Intel's roadmap suggests 22nm and 15nm Atom chips, but doesn't provide a timescale.
Intel has unveiled a roadmap for the Atom processor which shows the netbook- and latterly mobile-oriented chip shrinking to a 15nm process.
Unveiled at the Intel Developer Forum, and first spotted by CNET
, the roadmap suggests that existing 45nm and 32nm product lines will give way in the future to a whole raft of chips based around a 22nm process.
After exploiting that for a while, Intel plans to move the whole kaboodle over to a tiny 15nm process, while at the same time increasing the number of Atom chips across the entire range.
At the 45nm process size, there were four Atom processor families: the N-series, designed for use in netbooks; the D-series, aimed at nettops and low-power desktops; the Z-series for handheld devices; and the CE series, which found its home in consumer electronics like set-top boxes and interactive TV systems.
The move to 32nm added another line to the Atom range: the specialised E-series, designed for embedded computing systems.
According to Intel's roadmap, all five product lines will be making the transition to 22nm and 15nm in ever-increasing volume - but unfortunately, if somewhat predictably, Intel hasn't given a timescale on when the shrunken chips will be hitting the market.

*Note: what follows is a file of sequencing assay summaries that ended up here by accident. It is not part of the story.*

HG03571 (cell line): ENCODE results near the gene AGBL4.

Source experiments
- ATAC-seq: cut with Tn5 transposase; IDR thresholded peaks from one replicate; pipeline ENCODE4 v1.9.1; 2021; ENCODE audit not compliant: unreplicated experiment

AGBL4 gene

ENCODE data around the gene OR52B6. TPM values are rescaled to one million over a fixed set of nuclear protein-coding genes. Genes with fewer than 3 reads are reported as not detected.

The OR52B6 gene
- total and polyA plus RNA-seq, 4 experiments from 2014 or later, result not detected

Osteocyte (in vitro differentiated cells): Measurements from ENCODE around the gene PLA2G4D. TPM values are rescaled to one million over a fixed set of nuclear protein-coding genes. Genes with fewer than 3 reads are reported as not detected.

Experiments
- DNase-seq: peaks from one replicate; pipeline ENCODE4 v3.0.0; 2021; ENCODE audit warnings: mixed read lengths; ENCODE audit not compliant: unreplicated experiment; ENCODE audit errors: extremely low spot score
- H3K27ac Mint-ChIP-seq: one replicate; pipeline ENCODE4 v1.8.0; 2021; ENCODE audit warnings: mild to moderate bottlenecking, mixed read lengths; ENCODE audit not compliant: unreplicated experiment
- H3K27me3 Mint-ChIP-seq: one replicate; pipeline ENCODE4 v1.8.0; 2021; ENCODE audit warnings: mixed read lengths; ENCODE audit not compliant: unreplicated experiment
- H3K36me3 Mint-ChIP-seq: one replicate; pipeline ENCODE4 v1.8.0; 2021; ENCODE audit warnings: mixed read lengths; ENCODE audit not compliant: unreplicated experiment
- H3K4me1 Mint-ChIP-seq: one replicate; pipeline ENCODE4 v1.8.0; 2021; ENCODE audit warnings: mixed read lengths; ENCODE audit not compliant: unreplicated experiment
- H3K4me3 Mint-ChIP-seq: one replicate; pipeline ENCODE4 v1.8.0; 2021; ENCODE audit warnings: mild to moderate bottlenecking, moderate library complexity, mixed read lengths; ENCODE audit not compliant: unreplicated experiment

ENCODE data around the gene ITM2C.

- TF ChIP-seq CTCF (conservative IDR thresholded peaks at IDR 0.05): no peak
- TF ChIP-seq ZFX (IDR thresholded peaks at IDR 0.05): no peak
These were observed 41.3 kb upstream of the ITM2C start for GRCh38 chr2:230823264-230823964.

Instead, the company has placed a simple arrow at the bottom of the graph, pointing to the right, labelled "Forecast
," helpfully ruling out the possibility that it was to develop time travel technology and launch the 15nm chips some time in the 1990s.
A process shrink will help increase speeds and reduce power usage - something that Intel will be keen to do as soon as possible in order to better compete with low-power chip expert ARM.
Are you impressed that Intel is looking to 15nm already, or does a slide prove nothing about how prepared the company is to face the challenges of such a small process size? Share your thoughts over in the forums.